If I may, that last sentence bears repeating and repeating and repeating, “[The Framers] conferred against the government, the right to be let alone — the MOST COMPREHENSIVE of rights and the right MOST VALUED by civilized men.”

The left, the always intolerant left, will never ever leaves its “subjects” alone. Subjects is what the tyranny-minded think of us.

legalizehazing | March 27, 2013 at 1:29 pm

I’ve been thinking about this exact thing. It’s a huge fallacy. Tocqueville talks about how in America it’s self-interest properly understood not “independence” that makes us successful. He claims there’s a tendency for individuals to stop cut ties with the greater community. That’s his operative definition of “independence”. If we withdraw from the conversation we automatically lose.

There’s a lot of merit in this perspective. He also argues that voluntary association is fundamental and necessary to preserving American liberties. But coalition building isn’t the same as ignoring the zombies around us.

That the government will never leave us alone is a measure of how far the federal government has exceeded it Constitutional limits. Consider: a government of limited power must, of necessity, reach the limits of that power. True that in some areas – e.g., First Amendment – that limit should be reached sooner than in others – e.g. the commerce clause power(s) – but after over 200 years, we ought to find fewer laws and rules and regulations being passed each year. In reality, of course, the number of laws and equivalents increase dramatically each year. The only practical limit on government at any level is the literally physical limits of time: how many laws can you make in a year? And that is why the GOP – or any other successful political party – will never actually really truly oppose intervention into our lives. To do otherwise would doom politicians of such a party to lose elections across the nation at all levels. Lose elections and you have no effect upon anything, least of all the power to give government money and favors to your supporters. This – the corrupting effect of government power on voters and officials – is the fatal weakness in any polity with democratic features, as the politicians learn they can buy votes with government money and the voters learn they can get government money with their votes. Human nature defeats principled governance, every time, everywhere.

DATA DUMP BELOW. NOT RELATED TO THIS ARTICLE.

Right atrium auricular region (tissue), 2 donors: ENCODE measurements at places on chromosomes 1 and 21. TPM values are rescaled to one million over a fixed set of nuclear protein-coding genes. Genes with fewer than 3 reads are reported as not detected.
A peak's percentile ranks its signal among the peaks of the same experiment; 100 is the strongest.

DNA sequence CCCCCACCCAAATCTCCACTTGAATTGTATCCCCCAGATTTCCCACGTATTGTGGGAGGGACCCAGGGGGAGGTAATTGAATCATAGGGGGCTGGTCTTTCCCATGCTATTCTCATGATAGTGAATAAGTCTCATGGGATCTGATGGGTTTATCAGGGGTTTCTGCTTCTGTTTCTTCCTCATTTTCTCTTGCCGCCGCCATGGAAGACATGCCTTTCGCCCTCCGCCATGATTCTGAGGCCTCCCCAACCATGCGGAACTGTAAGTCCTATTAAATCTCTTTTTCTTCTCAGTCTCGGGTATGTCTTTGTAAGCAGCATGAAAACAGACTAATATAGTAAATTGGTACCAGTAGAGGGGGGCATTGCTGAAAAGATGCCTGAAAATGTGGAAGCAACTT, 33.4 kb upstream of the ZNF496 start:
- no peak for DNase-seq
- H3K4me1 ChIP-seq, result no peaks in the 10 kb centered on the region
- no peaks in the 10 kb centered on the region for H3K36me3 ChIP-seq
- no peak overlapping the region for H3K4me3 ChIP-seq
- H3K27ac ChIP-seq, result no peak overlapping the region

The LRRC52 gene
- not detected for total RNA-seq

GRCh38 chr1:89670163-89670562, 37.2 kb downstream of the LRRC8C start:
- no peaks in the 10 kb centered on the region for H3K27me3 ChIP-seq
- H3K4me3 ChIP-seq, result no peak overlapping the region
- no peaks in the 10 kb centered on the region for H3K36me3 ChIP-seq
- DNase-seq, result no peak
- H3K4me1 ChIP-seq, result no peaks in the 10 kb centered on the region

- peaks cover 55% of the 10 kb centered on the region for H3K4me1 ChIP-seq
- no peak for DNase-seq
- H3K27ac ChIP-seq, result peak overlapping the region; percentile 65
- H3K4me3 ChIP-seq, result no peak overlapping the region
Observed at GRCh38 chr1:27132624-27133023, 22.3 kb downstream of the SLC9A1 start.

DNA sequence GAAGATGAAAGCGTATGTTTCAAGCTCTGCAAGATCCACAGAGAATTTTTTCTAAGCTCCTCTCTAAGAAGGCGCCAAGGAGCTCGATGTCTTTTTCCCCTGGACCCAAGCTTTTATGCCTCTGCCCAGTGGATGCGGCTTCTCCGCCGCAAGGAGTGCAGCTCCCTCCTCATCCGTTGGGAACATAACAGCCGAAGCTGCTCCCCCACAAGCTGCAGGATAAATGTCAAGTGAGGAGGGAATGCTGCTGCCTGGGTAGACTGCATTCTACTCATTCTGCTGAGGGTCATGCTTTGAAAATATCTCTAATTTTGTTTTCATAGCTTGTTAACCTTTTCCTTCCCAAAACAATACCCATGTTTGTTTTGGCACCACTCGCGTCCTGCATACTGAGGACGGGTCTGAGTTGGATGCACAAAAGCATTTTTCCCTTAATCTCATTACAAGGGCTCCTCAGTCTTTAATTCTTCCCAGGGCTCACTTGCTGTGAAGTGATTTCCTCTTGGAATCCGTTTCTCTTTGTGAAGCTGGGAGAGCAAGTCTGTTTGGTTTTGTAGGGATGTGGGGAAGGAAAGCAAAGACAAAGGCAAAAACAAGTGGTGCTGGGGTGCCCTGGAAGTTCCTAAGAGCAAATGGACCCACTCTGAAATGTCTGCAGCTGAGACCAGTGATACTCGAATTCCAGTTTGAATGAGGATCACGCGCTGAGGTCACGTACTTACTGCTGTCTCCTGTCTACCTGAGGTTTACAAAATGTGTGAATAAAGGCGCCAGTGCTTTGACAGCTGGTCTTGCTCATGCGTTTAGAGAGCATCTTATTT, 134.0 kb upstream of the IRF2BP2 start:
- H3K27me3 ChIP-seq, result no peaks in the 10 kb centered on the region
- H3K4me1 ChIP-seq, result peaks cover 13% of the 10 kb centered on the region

As I said over at Questions & Observations today…

Statism has not seen an unbroken advance in America.
bains and shark are both right, and both wrong. After Wilson came Coolidge. After FDR came Eisenhower.

But the Collective has ALWAYS seen the Federal government as the way to impose their views on Americans. Federalism provides too many degrees of freedom, and states are good places to showcase competitive ideas. The BIG STATE is the tool they like.